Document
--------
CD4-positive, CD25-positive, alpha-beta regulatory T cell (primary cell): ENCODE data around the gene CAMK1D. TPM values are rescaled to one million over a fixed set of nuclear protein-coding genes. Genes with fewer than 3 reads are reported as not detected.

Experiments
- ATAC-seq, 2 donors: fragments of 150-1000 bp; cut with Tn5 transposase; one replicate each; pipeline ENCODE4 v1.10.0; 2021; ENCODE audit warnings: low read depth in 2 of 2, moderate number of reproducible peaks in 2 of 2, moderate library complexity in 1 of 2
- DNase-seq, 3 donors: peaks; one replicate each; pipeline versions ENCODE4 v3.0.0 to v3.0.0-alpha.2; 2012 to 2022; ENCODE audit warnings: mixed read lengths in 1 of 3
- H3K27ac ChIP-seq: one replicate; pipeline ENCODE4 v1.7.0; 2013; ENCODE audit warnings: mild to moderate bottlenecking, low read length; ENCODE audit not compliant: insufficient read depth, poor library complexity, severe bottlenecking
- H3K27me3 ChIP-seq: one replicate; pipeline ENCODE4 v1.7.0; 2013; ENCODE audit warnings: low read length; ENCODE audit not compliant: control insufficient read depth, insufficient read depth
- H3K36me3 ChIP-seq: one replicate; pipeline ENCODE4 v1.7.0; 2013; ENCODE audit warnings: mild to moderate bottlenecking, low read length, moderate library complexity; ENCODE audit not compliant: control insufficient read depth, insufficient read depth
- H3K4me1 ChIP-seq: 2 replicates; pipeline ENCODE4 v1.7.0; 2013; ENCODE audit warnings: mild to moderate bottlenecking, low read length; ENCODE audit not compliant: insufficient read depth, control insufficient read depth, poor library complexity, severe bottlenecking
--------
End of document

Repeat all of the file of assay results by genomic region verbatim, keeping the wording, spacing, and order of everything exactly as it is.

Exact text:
CD4-positive, CD25-positive, alpha-beta regulatory T cell (primary cell): ENCODE data around the gene CAMK1D. TPM values are rescaled to one million over a fixed set of nuclear protein-coding genes. Genes with fewer than 3 reads are reported as not detected.

Experiments
- ATAC-seq, 2 donors: fragments of 150-1000 bp; cut with Tn5 transposase; one replicate each; pipeline ENCODE4 v1.10.0; 2021; ENCODE audit warnings: low read depth in 2 of 2, moderate number of reproducible peaks in 2 of 2, moderate library complexity in 1 of 2
- DNase-seq, 3 donors: peaks; one replicate each; pipeline versions ENCODE4 v3.0.0 to v3.0.0-alpha.2; 2012 to 2022; ENCODE audit warnings: mixed read lengths in 1 of 3
- H3K27ac ChIP-seq: one replicate; pipeline ENCODE4 v1.7.0; 2013; ENCODE audit warnings: mild to moderate bottlenecking, low read length; ENCODE audit not compliant: insufficient read depth, poor library complexity, severe bottlenecking
- H3K27me3 ChIP-seq: one replicate; pipeline ENCODE4 v1.7.0; 2013; ENCODE audit warnings: low read length; ENCODE audit not compliant: control insufficient read depth, insufficient read depth
- H3K36me3 ChIP-seq: one replicate; pipeline ENCODE4 v1.7.0; 2013; ENCODE audit warnings: mild to moderate bottlenecking, low read length, moderate library complexity; ENCODE audit not compliant: control insufficient read depth, insufficient read depth
- H3K4me1 ChIP-seq: 2 replicates; pipeline ENCODE4 v1.7.0; 2013; ENCODE audit warnings: mild to moderate bottlenecking, low read length; ENCODE audit not compliant: insufficient read depth, control insufficient read depth, poor library complexity, severe bottlenecking